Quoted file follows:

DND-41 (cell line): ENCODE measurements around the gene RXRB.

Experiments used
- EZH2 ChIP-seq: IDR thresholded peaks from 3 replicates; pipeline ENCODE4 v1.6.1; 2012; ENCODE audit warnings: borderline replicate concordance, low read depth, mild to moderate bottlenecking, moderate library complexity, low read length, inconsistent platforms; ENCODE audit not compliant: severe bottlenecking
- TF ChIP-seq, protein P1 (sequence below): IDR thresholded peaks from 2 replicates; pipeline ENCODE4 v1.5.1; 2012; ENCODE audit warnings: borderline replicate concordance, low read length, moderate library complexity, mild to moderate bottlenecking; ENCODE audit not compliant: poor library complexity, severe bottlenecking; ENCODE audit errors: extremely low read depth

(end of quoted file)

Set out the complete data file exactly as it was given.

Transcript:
DND-41 (cell line): ENCODE measurements around the gene RXRB.

Experiments used
- EZH2 ChIP-seq: IDR thresholded peaks from 3 replicates; pipeline ENCODE4 v1.6.1; 2012; ENCODE audit warnings: borderline replicate concordance, low read depth, mild to moderate bottlenecking, moderate library complexity, low read length, inconsistent platforms; ENCODE audit not compliant: severe bottlenecking
- TF ChIP-seq, protein P1 (sequence below): IDR thresholded peaks from 2 replicates; pipeline ENCODE4 v1.5.1; 2012; ENCODE audit warnings: borderline replicate concordance, low read length, moderate library complexity, mild to moderate bottlenecking; ENCODE audit not compliant: poor library complexity, severe bottlenecking; ENCODE audit errors: extremely low read depth